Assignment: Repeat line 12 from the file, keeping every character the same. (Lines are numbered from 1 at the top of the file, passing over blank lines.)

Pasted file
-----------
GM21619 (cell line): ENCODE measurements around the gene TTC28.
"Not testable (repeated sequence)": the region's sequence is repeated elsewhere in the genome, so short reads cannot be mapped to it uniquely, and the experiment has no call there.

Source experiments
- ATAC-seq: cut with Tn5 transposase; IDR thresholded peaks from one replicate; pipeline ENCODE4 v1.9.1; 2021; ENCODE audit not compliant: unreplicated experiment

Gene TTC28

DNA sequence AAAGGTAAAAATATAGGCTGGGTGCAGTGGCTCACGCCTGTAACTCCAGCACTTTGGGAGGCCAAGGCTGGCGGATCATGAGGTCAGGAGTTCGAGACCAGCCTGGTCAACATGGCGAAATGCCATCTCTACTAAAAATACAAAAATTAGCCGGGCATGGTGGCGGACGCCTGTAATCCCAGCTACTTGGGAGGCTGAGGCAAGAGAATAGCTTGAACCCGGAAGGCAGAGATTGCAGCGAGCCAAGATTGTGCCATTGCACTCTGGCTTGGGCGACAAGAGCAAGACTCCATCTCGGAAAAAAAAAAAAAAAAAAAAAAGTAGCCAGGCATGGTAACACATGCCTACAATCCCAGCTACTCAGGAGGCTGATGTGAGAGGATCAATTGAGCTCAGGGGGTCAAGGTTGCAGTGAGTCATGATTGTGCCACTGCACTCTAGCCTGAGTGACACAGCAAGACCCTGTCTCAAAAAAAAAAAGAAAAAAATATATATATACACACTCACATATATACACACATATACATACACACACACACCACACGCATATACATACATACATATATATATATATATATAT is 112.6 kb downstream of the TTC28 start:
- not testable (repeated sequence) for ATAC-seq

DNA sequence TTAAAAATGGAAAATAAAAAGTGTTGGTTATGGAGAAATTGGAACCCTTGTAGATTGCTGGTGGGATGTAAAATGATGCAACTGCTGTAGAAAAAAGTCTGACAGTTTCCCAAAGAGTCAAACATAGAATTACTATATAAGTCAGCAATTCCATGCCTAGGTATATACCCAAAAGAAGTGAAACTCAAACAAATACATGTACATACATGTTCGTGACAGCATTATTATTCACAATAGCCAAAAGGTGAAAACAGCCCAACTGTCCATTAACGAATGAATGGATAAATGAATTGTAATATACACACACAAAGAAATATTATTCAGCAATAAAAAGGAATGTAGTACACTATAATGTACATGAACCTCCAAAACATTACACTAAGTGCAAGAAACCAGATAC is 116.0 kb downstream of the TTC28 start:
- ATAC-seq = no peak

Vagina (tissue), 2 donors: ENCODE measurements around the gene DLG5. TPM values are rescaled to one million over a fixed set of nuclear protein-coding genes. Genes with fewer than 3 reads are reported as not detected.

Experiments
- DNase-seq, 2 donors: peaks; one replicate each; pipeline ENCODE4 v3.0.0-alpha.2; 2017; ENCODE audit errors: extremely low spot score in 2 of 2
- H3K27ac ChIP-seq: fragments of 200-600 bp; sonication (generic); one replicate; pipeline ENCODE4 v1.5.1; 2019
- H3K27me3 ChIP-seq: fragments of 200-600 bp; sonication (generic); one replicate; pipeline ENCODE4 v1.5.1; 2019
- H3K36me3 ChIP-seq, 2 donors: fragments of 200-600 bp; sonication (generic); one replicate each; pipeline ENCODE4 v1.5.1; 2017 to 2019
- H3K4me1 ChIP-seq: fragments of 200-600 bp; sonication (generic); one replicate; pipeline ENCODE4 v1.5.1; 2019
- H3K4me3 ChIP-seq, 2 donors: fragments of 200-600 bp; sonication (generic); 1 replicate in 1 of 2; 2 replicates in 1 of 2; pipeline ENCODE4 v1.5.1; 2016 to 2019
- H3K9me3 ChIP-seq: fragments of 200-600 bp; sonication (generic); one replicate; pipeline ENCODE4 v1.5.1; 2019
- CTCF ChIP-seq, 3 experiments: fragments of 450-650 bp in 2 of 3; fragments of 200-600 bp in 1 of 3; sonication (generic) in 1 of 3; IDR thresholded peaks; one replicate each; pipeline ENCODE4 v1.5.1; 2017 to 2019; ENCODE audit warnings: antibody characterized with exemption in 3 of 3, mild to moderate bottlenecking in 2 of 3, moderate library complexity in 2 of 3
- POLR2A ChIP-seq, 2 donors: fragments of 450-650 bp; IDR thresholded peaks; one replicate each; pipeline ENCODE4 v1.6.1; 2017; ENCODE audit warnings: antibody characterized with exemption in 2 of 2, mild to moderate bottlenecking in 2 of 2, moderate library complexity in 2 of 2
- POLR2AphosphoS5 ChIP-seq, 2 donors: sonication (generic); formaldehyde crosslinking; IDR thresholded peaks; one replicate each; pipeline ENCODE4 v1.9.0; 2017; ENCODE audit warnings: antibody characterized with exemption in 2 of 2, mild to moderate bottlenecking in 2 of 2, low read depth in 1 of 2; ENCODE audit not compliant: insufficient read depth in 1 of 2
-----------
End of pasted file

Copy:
- DNase-seq, 2 donors: peaks; one replicate each; pipeline ENCODE4 v3.0.0-alpha.2; 2017; ENCODE audit errors: extremely low spot score in 2 of 2